The plaintiff cites Pure Milk Association v. Kraft Foods Co., 8 Ill.App.2d 102, 130 N.E.2d 765, 767, as authority for contending the letters and ballots to the producers constituted an attempt to induce a breach of the membership contract. The letter in the Kraft case, after reciting demand of the Association and Kraft's refusal, contained this statement: "For over forty years we at Stockton have valued the privilege of serving and working directly with our patrons, and we sincerely regret that this relationship must be changed in any respect." No such statement was ever made by Melville. The Kraft case was an equity proceeding to restrain the breach of contract. The decision, although by an intermediate appellate court, was against holding the processor for collecting dues. In Rinnander v. Denver Milk Producers, 1946, 114 Colo. 506, 166 P.2d 984, the defendant offered a member 2¢ per pound more for his milk, thereby attempting to induce a breach.

Here we have a request by Melville for written instructions from its customers on a matter in which the private oral instructions conflicted with the claims advanced by the Association. The defendant made no attempt to influence the free expression of views. The request was merely an attempt to comply with Mr. Whitaker's advice that, in the dispute which was widespread between members and the Association, the processor should have directions in writing. After all, Melville had an arrangement to do the hauling before the Association was organized. Was it wrongful for it to insist on buying the milk and picking it up at the home of the producer?

When the evidence is analyzed, can it be said that there is anything of substance indicating an attempt to induce a breach of the membership contract? The statute involved is highly penal. The attempt to induce a breach is a criminal offense. The penalty provided is in the nature of additional punishment. "That penal statutes must be construed strictly is a fundamental rule. The forbidden act must come clearly within the prohibition of the statute, for the scope of a penal statute will not ordinarily be enlarged by construction to take in offenses not clearly described; and any doubt on this point will be resolved in favor of the defendant." State v. Mitchell, 217 N.C. 244, 7 S.E.2d 567, 571; Childress v. Abeles, 240 N.C. 667, 84 S.E.2d 176. "One who seeks to recover a penalty imposed by statute must bring his case clearly *563 within the terms of the statute." 70 C.J.S., Penalties, Construction of Statutes § 1, p. 390. In the view we take of this case it is not necessary for us to determine whether a separate penalty may be assessed for each member or whether one penalty only may be assessed for the offense.

In the closing pages of its brief, the plaintiff makes this concession: "We have made no contention that the plaintiff had the legal right under the membership contract to require the defendant to make the 6¢ per cwt. deductions and to remit them to the plaintiff." This concession admits as unjustified the Association attorney's first demand in the letter of December 30, 1957, that the defendant deduct and transmit dues. The plaintiff, does, however, contend that the demand for the full payment of all milk was proper and required Melville to make payments to the Association regardless of the producer's wishes. The marketing contract authorizes the Association to collect from Melville for all milk sold by all producers. It permitted the Association to deduct membership dues and obligated it to pay the remainder to the respective producers. By this method of accounting the Association received membership dues and the producers received pay for his milk and credit for his dues.

The plaintiff realizes the producer is not entitled to be paid twice for his milk; and Melville should not be required to pay twice for it. However, the plaintiff contends that Melville should be required to honor the assignment in the contract and should pay in full to the Association; that the Association retain membership dues and account to the producer for the remaining amount due. Melville then has the legal right to call on the producer to return the price paid in the first instance for the milk for the reason that his keeping it would amount to unjust enrichment.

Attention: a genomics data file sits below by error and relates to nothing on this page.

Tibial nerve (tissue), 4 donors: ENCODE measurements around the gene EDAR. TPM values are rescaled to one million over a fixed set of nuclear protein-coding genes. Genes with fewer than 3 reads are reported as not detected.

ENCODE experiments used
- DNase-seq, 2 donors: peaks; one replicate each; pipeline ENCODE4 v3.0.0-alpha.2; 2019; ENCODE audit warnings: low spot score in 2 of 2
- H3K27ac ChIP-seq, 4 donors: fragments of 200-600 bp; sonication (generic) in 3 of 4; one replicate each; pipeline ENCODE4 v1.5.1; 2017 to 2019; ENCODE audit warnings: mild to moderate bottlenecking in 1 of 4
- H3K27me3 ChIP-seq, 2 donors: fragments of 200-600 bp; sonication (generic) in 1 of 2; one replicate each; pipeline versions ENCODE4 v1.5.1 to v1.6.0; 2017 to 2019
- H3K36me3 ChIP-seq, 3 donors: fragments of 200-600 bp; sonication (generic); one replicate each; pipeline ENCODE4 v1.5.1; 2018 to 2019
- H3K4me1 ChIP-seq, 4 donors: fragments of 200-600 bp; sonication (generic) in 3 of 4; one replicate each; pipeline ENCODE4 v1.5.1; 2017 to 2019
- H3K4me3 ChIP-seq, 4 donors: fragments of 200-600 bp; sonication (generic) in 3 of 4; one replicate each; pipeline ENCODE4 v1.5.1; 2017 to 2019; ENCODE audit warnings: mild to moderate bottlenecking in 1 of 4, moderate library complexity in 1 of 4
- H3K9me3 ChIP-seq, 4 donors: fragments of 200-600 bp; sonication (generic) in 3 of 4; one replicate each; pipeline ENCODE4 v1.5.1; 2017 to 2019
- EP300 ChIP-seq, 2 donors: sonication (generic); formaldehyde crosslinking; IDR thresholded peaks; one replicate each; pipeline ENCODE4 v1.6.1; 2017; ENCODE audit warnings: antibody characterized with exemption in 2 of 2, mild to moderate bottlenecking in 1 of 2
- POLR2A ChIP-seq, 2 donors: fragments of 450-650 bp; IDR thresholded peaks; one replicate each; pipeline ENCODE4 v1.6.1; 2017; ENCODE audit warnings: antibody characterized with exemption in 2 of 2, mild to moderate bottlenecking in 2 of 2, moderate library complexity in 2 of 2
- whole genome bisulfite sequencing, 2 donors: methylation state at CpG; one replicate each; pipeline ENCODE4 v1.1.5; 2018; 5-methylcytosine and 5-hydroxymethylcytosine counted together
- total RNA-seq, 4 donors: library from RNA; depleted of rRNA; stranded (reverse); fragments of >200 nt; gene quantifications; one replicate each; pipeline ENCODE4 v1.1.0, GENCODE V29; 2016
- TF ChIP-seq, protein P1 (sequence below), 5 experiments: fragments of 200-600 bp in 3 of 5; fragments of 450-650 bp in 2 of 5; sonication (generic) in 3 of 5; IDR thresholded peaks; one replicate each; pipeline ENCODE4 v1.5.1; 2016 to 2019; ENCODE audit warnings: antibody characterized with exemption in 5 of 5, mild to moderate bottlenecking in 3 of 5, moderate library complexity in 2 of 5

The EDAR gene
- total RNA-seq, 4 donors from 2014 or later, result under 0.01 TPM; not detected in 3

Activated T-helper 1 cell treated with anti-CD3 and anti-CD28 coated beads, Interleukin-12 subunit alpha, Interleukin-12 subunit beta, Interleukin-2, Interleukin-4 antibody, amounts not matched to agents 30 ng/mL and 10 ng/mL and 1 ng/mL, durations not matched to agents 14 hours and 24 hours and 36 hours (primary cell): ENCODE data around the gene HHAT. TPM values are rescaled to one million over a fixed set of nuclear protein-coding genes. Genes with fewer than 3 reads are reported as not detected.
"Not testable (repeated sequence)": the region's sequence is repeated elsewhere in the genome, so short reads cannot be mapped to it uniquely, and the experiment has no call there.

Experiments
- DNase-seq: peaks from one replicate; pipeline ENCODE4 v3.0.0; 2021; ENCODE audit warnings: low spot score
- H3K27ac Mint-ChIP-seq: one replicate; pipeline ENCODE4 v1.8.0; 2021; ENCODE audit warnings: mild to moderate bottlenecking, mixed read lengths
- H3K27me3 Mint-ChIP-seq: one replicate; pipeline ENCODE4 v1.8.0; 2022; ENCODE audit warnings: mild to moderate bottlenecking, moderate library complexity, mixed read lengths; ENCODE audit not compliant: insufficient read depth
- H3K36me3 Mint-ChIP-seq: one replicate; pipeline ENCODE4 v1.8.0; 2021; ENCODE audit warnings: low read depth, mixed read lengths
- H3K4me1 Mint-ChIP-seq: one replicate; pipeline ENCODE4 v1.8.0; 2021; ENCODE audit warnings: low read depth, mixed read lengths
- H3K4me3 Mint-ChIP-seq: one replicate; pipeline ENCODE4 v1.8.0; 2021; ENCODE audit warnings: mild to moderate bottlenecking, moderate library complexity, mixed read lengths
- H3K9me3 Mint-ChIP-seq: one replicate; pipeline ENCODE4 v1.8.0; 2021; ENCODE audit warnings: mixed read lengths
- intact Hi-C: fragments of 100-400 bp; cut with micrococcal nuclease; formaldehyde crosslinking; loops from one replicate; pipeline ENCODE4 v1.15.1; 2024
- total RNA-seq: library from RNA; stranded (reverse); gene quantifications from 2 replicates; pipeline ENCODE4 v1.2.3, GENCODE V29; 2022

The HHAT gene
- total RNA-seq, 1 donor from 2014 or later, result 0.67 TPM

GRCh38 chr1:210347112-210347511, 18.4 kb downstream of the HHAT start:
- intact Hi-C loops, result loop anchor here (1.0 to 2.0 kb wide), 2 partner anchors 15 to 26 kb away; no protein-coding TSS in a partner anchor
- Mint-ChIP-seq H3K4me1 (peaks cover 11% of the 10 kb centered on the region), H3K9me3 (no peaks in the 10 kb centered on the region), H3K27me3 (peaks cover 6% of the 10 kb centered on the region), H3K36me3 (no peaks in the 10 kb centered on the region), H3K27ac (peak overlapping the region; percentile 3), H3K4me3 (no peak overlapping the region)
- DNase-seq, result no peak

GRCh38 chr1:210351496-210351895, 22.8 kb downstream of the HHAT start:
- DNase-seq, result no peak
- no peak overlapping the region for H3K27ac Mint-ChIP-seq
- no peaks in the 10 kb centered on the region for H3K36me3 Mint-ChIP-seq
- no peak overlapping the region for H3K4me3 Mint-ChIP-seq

In the main the court seems to have adopted the plaintiff's theory of the case. The court found the plaintiff is entitled to recover $74,553.73. Whereupon the plaintiff becomes liable to pay the producer the amount collected for his milk, less his membership dues. "But the defendant having paid that amount to the producers, as a matter of equity, the defendant should not be compelled to pay the same twice * * * The monetary recovery to be had by the plaintiff against the defendant should be only the amount of said dues."

The evidence is undisputed that Melville paid the producer in full for all milk delivered. The producer has received the money out of which he is obligated to pay dues to the Association. That duty arose under his contract, for which he is primarily liable. He may or may not have paid the dues. On that question the finding is silent. A third party cannot be held for a payment without a finding that the party primarily liable has failed to meet the obligation. The court did find that Melville had not paid the dues but there is no finding the producer did not pay them. The court's judgment requires Melville to pay the dues after having paid in full for the milk. The judgment permits the producer to escape payment, or, if he has paid, then it permits the Association to collect twice: once from the member and once from Melville. The plaintiff insists the judgment for the dues should stand. To use a slang expression, this Court does not buy the argument.

The court sat as judge and jury. The findings of fact are conclusive on appeal if supported by any substantial evidence. However, the court's conclusions from the facts found involve legal questions which are subject to review on appeal. Actually, in this case many of the stated findings are inferences and conclusions from facts which are not in serious dispute. The rule in such cases is, "Every inference must stand upon some clear and direct evidence, and not upon some other inference." Lane v. Bryan, 246 N.C. 108, 97 S.E.2d 411, 413. However, when the actual evidence is carefully analyzed, when it is both weighed and measured, it is insufficient to support a finding *564 the defendant attempted to induce any member of the Association to breach his marketing contract. "When the proved or admitted facts are consistent with any reasonable theory of good faith and honest intent, they should be so construed." 37 C.J.S. Fraud § 115, p. 438. The plaintiff has failed to show by facts, and the legitimate inferences from them, that on either of the alleged causes of action it is entitled to recover.

The judgment is